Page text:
Written by Leila Dale
(3 min read)
Sometimes it feels like I’m always rushing. Even my physical activity routine is rushed! My workout is often squeezed between the kids’ dinner and their bedtime, which often means skipping the warm-up, cool-down and stretching at the end. But, after feeling like I was going to pass out after my run last week, I have vowed to make time for the warm-up and cool-down!
The importance of warming up is often understated. Not doing so before your exercise routine can make you feel dizzy or make it harder to get into your regular physical activity. It turns out that a warm-up, cool-down and performing some stretches can really influence your health, performance, and how sore you feel afterwards too.
Warming up before doing moderate-to-vigorous exercise (that’s when the activity feels somewhat hard) can really benefit your performance and lower your risk of injury. Warming up your body for exercise is a bit like warming up your car in the winter – starting your car and immediately driving up a hill when it’s -10°C is tough on your engine. Moving your body at a slow pace before your “real” exercise dilates your blood vessels, allowing more blood and oxygen to flow to your muscles and joints, and quite literally warms them up for greater efficiency. The slow pace also allows your heart rate to gradually increase, which puts less strain on your heart.
HOW TO: What makes for a good warm-up? It’s simple – start by moving the muscles you’re going to use, but at a slower pace. If you plan to go for a walk or jog, simply start with a brisk walk or jog at a slow pace for the first 5-10 minutes first. If you plan to do an upper body workout at the gym, start with moving your entire body, such as a 5-minute session on the treadmill, to slowly raise your heart rate, followed by some modified push-ups on your knees to warm up your upper body muscles. Dynamic stretches like jumping jacks are also a good warm-up exercise to increase blood flow to your muscles and get your body temperature up!
The Cool Down:
After your exercise, a cool down is important to return your heart and breathing rate to normal resting levels. If you stop exercising suddenly, your heart rate and blood pressure can drop quickly, which can make you feel lightheaded, sick, and for some people even cause fainting. Slowing the exercise down in the last 5-10 minutes will gradually lower your heart and breathing rates, preventing this lightheaded feeling. A good cool down is as simple as walking slowly for 5 minutes, followed by static stretching.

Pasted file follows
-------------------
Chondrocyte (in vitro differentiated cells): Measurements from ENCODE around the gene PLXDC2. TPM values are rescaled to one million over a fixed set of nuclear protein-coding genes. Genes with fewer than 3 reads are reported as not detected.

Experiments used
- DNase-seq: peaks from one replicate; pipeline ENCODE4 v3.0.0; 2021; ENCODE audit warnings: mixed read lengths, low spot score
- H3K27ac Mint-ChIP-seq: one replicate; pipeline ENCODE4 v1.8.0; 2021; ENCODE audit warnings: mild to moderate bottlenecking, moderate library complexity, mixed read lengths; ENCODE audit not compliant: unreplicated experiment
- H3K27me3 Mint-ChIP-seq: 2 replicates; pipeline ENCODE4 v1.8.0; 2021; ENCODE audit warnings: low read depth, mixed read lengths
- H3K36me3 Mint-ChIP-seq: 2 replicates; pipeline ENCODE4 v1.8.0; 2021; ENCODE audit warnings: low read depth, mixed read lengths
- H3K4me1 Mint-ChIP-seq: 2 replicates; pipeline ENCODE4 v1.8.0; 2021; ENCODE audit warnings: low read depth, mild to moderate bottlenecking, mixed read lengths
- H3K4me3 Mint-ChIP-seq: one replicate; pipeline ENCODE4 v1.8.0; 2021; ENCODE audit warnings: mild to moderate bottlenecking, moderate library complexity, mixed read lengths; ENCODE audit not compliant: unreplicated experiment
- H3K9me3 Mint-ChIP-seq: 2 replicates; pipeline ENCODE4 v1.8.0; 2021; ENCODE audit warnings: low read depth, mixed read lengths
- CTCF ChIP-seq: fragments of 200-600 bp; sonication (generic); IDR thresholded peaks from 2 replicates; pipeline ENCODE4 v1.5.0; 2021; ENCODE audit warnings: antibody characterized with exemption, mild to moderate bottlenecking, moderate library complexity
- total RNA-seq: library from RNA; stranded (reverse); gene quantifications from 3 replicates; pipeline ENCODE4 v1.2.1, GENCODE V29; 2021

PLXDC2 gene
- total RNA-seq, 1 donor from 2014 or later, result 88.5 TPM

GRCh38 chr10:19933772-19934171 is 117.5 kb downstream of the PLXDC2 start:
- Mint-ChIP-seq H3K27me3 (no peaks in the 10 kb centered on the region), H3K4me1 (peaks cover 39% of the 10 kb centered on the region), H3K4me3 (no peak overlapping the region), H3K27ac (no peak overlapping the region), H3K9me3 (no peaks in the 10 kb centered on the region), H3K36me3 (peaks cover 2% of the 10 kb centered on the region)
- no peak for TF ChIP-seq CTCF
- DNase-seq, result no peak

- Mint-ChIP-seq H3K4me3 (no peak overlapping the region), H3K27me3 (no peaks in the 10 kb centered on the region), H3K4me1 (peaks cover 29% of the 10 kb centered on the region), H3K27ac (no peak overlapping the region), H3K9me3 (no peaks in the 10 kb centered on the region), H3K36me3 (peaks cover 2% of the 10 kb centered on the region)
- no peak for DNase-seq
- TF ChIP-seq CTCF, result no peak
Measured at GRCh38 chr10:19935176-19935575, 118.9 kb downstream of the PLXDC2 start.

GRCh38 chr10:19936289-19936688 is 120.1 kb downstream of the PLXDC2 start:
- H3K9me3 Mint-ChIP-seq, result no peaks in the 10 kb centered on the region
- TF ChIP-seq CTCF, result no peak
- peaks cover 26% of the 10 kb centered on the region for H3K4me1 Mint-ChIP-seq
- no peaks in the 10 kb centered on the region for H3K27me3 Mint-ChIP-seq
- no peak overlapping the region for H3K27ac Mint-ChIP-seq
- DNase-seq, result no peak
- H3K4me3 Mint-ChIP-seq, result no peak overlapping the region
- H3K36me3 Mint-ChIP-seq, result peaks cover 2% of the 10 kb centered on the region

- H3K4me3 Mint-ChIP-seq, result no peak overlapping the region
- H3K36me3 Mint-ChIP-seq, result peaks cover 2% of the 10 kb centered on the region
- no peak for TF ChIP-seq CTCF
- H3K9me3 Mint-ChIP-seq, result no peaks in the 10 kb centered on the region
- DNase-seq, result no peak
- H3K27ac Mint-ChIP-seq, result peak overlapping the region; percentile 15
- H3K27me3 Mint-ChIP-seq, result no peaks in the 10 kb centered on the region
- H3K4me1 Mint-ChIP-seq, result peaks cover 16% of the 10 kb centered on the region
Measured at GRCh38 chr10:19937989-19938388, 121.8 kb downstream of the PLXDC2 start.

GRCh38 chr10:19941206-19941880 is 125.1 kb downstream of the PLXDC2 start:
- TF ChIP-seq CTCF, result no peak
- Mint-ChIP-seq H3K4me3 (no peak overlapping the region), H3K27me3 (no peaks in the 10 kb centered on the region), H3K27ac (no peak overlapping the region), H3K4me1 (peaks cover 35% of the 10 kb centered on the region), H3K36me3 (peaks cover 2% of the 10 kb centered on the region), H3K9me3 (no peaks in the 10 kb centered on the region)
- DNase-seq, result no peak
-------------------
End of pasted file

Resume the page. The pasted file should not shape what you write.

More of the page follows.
The cool-down period is the best time to do some low-intensity stretching exercises, as your muscles are warm. Stretching can improve your flexibility by increasing your range of motion. If your muscles become too tight, this stress on your joints and tendons can lead to injury and make everyday activities like bending down to tie your shoes, more difficult.
HOW TO: Flexibility exercises (like stretching, yoga, or tai chi) can also help improve mobility and prevent falls. Stretching doesn’t have to be difficult or time-consuming – just follow these simple tips:
- Stretch AFTER aerobic exercise, so make stretching part of your cool down. Muscles respond best to stretching when they’re warm and have blood flow.
- Begin by stretching your large muscle groups – legs, arms, shoulders and back. For a demonstration of some basic stretches, click here.
- Don’t overstretch or stretch to the point of pain in the muscles. You should feel a gentle pull or mild discomfort, but not pain!
- Hold each position for a minimum of 10 to 20 seconds. Don’t bounce as you stretch and remember to breathe in a normal and relaxed fashion.
The best thing about stretching is that flexibility improves quickly. So even if you can’t touch your toes when standing, by doing a few gentle stretches after each exercise session, you may find yourself getting closer!
Join the conversation! What are some of your go-to ways to warm up before your workout and what are your favourite stretches to do afterwards?